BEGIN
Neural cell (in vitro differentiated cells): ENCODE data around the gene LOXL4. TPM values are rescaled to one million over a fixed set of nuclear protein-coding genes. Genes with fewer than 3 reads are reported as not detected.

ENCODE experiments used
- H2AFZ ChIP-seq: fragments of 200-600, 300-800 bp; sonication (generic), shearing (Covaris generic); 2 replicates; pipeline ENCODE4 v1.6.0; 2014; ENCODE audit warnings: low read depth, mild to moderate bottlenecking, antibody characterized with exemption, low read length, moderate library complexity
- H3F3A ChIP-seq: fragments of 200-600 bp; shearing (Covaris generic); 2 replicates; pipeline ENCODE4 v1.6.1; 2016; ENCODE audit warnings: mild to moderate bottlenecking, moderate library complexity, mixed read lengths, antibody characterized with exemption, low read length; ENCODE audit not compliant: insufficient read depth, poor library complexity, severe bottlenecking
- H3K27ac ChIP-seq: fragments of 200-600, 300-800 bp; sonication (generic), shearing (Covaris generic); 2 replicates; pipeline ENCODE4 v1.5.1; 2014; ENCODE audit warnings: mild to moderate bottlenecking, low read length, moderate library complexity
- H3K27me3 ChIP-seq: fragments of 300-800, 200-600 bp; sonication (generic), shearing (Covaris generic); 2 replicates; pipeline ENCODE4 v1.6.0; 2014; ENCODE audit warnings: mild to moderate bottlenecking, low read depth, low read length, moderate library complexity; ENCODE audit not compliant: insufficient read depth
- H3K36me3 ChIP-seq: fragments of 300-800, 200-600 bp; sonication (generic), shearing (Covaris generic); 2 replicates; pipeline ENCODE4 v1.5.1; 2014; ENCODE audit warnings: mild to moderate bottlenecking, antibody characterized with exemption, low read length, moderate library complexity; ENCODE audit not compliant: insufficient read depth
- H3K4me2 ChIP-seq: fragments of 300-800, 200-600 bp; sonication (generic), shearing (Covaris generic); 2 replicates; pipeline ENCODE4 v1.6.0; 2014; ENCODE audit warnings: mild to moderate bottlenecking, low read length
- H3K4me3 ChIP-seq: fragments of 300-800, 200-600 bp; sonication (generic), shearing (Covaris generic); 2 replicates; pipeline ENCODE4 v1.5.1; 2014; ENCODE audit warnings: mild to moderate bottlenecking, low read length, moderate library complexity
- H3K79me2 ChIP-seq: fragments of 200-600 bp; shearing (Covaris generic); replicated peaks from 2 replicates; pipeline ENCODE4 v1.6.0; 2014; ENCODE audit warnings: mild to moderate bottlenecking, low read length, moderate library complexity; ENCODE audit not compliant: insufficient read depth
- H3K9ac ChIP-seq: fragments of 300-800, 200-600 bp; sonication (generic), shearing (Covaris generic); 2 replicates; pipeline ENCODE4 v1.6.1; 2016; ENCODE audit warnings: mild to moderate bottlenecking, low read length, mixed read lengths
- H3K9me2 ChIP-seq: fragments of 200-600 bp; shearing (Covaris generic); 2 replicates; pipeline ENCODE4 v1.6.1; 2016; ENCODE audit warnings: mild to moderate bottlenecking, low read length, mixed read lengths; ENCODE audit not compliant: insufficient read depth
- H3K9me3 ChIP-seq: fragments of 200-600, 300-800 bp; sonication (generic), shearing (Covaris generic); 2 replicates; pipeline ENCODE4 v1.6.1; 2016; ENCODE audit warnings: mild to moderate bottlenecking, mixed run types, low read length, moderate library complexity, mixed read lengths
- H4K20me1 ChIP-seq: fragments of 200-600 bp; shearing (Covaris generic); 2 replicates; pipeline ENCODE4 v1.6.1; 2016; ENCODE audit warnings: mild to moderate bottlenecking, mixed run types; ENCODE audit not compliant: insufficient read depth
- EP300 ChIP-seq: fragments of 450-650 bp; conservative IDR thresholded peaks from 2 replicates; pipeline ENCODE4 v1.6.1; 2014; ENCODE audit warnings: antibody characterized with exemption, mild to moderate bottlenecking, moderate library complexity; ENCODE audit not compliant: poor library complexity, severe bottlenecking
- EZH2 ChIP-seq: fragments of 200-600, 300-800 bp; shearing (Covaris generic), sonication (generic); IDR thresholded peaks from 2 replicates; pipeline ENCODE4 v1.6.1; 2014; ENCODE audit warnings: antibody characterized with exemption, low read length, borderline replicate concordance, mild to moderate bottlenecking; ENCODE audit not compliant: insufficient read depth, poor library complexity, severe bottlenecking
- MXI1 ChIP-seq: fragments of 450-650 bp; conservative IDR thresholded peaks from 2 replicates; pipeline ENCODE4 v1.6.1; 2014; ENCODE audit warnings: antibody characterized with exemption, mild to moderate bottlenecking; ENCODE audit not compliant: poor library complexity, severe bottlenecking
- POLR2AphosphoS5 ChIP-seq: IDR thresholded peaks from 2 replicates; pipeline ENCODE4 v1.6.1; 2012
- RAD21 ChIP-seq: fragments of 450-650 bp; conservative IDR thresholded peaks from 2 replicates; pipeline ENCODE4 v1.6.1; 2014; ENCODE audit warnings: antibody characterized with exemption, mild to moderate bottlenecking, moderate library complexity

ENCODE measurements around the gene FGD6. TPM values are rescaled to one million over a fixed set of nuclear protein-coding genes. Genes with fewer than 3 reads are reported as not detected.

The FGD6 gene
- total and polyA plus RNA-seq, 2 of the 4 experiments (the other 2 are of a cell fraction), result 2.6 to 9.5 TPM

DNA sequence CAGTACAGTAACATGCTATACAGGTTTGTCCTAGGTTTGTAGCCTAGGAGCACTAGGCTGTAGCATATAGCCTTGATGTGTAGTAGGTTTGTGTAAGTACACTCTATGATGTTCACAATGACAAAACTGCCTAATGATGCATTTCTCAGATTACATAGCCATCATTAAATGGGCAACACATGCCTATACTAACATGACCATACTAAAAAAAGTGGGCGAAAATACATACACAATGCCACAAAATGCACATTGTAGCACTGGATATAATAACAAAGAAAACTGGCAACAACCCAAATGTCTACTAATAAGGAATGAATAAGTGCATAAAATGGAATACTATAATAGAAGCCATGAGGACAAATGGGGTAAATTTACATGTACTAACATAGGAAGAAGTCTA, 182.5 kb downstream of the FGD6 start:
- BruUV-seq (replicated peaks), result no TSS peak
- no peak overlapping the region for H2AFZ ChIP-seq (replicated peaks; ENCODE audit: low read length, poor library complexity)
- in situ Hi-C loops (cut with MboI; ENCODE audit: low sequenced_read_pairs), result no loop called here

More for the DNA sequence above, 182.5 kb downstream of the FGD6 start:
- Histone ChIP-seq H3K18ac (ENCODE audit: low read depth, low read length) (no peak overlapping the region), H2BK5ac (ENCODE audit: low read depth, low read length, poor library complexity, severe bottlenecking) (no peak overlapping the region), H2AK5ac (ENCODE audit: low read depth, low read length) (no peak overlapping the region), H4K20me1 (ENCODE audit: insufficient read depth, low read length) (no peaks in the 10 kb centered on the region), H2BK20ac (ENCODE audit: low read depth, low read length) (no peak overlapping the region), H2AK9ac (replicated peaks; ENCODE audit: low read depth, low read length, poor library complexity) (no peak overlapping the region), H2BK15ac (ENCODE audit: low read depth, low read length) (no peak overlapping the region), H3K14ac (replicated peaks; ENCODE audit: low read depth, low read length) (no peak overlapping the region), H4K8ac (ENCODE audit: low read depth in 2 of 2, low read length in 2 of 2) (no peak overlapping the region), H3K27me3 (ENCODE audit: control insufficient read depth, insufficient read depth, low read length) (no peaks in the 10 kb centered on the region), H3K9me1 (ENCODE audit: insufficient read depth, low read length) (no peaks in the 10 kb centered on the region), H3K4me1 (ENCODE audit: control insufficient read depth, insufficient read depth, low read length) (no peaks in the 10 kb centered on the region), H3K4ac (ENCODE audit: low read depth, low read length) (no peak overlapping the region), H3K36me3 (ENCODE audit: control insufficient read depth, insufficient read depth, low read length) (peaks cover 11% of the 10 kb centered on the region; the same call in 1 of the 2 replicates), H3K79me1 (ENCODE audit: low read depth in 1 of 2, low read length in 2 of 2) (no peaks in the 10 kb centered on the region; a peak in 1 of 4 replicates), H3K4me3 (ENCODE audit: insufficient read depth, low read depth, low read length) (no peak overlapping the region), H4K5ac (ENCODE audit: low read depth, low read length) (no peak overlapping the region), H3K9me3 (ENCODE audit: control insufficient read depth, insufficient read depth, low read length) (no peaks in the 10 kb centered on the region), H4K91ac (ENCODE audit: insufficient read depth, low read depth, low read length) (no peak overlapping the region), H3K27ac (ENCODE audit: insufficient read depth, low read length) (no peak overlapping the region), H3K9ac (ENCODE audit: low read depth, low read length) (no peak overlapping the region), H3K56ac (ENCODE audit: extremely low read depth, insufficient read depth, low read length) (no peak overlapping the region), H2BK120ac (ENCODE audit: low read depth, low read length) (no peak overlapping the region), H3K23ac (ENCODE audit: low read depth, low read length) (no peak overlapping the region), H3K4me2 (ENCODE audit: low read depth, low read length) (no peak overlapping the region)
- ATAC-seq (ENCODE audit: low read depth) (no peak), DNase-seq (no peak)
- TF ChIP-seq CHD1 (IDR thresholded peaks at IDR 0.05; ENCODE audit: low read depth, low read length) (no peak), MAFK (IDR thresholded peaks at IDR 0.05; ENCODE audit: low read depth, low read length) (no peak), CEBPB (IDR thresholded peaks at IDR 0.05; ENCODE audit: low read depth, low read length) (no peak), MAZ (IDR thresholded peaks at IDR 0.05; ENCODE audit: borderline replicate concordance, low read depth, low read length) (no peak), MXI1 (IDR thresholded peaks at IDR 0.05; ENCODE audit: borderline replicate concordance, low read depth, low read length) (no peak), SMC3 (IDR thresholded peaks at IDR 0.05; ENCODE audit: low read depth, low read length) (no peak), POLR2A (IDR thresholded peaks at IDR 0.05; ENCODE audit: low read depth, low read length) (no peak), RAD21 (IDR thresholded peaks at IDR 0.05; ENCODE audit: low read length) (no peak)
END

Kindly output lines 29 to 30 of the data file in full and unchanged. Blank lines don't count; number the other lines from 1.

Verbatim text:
- ATAC-seq (ENCODE audit: low read depth) (no peak), DNase-seq (no peak)
- TF ChIP-seq CHD1 (IDR thresholded peaks at IDR 0.05; ENCODE audit: low read depth, low read length) (no peak), MAFK (IDR thresholded peaks at IDR 0.05; ENCODE audit: low read depth, low read length) (no peak), CEBPB (IDR thresholded peaks at IDR 0.05; ENCODE audit: low read depth, low read length) (no peak), MAZ (IDR thresholded peaks at IDR 0.05; ENCODE audit: borderline replicate concordance, low read depth, low read length) (no peak), MXI1 (IDR thresholded peaks at IDR 0.05; ENCODE audit: borderline replicate concordance, low read depth, low read length) (no peak), SMC3 (IDR thresholded peaks at IDR 0.05; ENCODE audit: low read depth, low read length) (no peak), POLR2A (IDR thresholded peaks at IDR 0.05; ENCODE audit: low read depth, low read length) (no peak), RAD21 (IDR thresholded peaks at IDR 0.05; ENCODE audit: low read length) (no peak)